I thought it would be easiest to explain how to write a Biopsychosocial by giving an example of how I write it. This is only a sample and is not based on any client I have ever had. I use the information from the Client History and Information and information observed at intake to write it. Note that my form for the Client History and Information follows the same format as the Biopsychosocial which I believe makes it easier to write. I combine similar sections to make it simpler. I’ve also been using DSM 5 so I didn’t include Axis I to IV or a GAF but I still include the same information. You can include Axises if you want because many people are still using DSM-IV TR.
Demographics – Client is a 32-year-old, married Caucasian female with 2 female children, ages 6 and 9. Client resides with her two children. She separated from her husband 6 months ago. She lives with her 2 children in a home she owns. She has no transportation other than the bus which limits where she can travel. She is affiliated with the Catholic religion.
Presenting problem – Client’s current complaint is feeling “stressed” and “unmotivated.” She presents with symptoms of no appetite, insomnia, and hopelessness. Client is having financial difficulties due to the separation. She is underemployed and is seeking employment.
History of Presenting Problem – Client has experienced mild depression in the past. She reported having symptoms of depression after the loss of her grandmother 5 years ago. She was in therapy at that time and took Zoloft for 2 years. She stopped taking Zoloft when she changed insurance plans and did not want to change providers.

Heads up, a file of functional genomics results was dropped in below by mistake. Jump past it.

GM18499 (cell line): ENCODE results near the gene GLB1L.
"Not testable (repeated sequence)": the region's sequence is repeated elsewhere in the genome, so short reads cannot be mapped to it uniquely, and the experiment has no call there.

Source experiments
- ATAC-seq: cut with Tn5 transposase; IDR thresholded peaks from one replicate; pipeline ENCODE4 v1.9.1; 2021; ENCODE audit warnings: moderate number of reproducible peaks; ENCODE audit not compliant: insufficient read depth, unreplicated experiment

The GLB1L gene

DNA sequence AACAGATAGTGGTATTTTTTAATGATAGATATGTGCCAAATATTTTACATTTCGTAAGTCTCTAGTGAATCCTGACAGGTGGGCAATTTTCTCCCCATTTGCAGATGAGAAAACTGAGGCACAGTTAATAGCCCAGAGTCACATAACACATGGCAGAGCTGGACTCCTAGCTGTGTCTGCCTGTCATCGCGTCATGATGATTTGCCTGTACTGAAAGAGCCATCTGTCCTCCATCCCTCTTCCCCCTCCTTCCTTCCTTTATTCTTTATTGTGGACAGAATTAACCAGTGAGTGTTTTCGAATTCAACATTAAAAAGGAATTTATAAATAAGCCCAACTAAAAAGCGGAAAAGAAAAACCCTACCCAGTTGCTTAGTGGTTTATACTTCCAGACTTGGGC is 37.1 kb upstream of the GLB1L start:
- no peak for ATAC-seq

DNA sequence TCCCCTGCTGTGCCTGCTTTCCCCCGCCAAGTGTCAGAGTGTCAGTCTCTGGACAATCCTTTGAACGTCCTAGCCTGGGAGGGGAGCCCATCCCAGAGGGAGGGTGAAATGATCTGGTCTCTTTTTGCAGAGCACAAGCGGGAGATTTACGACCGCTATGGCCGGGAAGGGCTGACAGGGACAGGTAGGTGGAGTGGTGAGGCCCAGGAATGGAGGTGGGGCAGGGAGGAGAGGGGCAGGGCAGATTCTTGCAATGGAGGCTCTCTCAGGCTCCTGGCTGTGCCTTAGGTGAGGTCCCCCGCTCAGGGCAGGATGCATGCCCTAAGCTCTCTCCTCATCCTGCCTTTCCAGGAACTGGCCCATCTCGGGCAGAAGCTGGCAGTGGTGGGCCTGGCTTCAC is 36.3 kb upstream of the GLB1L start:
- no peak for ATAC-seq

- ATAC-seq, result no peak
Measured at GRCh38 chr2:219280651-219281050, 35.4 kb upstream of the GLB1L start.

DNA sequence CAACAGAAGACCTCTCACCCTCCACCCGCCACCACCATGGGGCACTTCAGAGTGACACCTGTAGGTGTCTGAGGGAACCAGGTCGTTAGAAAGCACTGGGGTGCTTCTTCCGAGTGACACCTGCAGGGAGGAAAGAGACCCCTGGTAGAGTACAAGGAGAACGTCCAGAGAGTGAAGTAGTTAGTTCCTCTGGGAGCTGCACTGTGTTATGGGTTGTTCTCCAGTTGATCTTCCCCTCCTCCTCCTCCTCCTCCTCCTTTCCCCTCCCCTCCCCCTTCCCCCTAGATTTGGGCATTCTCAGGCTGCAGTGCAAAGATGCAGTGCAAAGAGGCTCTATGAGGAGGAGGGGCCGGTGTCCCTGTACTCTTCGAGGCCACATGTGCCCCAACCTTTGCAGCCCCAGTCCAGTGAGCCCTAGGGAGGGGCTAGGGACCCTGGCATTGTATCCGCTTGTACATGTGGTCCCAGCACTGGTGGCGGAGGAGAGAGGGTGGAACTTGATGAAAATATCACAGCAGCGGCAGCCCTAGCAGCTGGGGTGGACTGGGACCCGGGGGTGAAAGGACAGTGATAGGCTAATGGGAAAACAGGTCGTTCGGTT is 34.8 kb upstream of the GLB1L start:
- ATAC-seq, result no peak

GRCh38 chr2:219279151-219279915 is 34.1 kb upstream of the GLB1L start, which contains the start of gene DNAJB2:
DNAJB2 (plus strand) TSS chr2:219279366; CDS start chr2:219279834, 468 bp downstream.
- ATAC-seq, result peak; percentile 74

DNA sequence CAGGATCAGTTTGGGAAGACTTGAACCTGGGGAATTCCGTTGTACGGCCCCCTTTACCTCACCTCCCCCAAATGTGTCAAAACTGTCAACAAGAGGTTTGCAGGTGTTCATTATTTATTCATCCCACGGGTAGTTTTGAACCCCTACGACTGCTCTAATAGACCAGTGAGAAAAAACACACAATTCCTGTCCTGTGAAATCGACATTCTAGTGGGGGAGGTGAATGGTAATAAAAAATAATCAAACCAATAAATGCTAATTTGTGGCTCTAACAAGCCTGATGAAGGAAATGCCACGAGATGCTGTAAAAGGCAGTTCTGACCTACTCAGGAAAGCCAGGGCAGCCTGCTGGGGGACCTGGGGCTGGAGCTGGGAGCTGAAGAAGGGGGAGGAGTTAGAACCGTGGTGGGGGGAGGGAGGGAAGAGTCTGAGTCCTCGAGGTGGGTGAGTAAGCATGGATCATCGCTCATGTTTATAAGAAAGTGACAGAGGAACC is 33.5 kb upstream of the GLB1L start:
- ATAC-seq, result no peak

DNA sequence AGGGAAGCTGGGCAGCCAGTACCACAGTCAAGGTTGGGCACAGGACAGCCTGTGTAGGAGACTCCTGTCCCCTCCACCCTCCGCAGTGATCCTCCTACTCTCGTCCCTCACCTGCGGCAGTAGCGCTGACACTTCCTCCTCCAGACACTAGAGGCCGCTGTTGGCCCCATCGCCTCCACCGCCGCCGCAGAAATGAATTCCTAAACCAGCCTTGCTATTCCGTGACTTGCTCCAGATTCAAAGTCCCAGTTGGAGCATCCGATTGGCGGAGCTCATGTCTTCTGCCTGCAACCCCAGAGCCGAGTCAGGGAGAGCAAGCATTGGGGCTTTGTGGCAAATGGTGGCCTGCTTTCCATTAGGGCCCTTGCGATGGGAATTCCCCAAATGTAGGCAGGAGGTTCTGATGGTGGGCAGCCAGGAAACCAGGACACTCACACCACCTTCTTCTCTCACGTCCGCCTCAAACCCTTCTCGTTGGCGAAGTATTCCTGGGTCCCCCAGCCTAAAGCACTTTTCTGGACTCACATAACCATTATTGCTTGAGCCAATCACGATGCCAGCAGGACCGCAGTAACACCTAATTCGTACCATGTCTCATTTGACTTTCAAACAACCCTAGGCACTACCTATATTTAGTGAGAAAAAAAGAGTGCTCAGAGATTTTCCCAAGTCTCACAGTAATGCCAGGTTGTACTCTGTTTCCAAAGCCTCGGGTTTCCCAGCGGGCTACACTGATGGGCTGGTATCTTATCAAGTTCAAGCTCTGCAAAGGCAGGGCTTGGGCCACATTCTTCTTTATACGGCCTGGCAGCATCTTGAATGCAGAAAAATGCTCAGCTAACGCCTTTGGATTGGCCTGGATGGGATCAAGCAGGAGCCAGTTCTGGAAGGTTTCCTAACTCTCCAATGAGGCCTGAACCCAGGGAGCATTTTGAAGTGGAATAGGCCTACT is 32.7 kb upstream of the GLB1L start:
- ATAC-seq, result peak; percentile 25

Medical/Developmental – Client is being treated by a PCP for gastrointestinal problems. The only medication she takes is Nexium. She has no other biological issues and reports no history of major illnesses or hospitalizations other than the birth of her children. She has no history of developmental issues in childhood. She is in the Young Adulthood stage of development and is struggling with intimacy vs. isolation due to separation from her husband.
Family/Relationship – Client was raised by her mother and father. She reports close relationships with both parents and two male siblings. Her maternal and paternal grandparents are deceased. She was married at age 22 and separated from her husband 6 months ago. She reports no other significant relationships prior to her marriage.